Studio spaces ain't what they used to be.
Certainly, they aren't if the new premises I find myself in are anything to go by. Gone are the days of huddling in the corner of a frozen warehouse or chasing chinks of sunlight around a room the size of your undies draw. Enter the era of reclaimed buildings, running hot and cold water, e-newsletters and off street parking. My room even has its own kitchenette.
Schoolhouse Studios is the newest communal arts space in Melbourne, right in the heart of Abottsford. A sprawling array of buildings hulking with that 60s and 70s style that prided itself in function over form, Schoolhouse is the site of an old Steiner primary school. There are physical signs of its history still; walls painted in wobbly old murals by the hands of children long gone, decrepit chalkboards leaning at limping angles in corners of long empty yards. Walk down lino floored hallways and you can almost hear the muffled authority of teachers in class, smell the party pies wafting up from the canteen, see the small shapes of school kids at play. The classrooms and hallways are open, these light filled rooms now home to artists, designers, film makers and business folk from all around Melbourne. Across the road is one of the best places for coffee in all of town. Round the corner is the Abbotsford Convent. Down the road are the Vietnamese markets of Victoria street. Just beyond that, Victoria Gardens cinemas. Ikea, even, should you feel the need for some minimalist Danish storage solutions.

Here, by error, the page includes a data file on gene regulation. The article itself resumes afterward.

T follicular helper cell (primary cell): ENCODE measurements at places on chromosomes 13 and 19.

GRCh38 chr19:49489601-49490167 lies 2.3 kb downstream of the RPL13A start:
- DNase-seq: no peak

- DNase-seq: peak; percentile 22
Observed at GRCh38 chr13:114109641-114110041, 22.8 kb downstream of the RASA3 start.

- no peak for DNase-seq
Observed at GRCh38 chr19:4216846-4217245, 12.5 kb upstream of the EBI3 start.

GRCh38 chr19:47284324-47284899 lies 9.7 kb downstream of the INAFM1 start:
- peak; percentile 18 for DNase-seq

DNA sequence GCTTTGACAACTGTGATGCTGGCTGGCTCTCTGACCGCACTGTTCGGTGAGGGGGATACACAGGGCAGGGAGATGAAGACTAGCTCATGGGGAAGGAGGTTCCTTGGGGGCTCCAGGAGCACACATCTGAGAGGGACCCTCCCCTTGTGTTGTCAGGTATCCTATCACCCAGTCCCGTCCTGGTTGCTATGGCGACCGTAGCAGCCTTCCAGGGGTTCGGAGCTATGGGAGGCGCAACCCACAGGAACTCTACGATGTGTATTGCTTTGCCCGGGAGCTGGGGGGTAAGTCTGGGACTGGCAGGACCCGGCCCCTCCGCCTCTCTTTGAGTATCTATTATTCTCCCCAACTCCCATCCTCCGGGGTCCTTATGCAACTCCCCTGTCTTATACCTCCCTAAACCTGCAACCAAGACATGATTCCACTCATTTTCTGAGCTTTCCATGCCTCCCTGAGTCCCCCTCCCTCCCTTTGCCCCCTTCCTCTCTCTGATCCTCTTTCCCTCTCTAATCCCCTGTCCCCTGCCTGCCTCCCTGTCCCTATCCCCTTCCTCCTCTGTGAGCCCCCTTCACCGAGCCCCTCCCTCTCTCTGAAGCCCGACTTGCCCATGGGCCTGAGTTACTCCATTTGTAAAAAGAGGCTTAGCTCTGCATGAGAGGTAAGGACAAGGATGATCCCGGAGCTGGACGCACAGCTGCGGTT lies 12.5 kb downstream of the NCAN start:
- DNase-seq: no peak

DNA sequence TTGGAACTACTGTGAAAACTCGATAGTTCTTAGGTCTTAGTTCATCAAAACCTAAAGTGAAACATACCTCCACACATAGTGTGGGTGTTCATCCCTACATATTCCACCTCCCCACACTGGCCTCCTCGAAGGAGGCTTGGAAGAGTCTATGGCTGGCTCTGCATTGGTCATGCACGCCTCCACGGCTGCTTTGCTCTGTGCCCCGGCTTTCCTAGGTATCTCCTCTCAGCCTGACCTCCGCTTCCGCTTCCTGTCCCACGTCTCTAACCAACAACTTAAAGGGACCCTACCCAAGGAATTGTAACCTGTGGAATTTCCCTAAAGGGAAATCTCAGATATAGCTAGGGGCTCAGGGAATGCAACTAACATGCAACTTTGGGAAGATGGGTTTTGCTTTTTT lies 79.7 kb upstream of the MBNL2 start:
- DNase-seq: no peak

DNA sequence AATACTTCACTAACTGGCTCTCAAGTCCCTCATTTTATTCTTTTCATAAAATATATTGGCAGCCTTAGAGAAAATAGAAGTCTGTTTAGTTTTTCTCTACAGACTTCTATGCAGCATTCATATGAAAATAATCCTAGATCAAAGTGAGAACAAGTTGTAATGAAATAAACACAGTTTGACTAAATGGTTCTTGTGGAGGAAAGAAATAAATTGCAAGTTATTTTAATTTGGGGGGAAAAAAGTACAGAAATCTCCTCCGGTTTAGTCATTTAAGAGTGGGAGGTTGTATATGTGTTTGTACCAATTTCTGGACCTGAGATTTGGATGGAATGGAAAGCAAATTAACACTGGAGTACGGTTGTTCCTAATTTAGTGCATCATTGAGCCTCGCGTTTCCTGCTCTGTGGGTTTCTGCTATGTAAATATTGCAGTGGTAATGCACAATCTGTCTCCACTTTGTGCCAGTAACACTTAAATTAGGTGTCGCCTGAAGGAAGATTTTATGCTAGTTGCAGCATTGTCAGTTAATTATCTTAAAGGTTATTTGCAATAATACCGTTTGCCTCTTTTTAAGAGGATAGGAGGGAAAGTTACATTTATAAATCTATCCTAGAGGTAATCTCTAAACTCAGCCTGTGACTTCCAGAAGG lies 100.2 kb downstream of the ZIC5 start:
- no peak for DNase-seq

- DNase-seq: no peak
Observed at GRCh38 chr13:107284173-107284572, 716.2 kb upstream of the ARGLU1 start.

Which, now that I think about it, is much more what a studio space is all about. Sacrificing the odd bit of lung power for the greater, creative good. Mopping and sweeping, dusting and wiping, till you have between you all a vibrant, energised, well maintained space that inspires the sharing of ideas, the creation of those ideas and the inevitable games of pong that should keep the completion of those ideas at bay for a good 15 minutes. At least.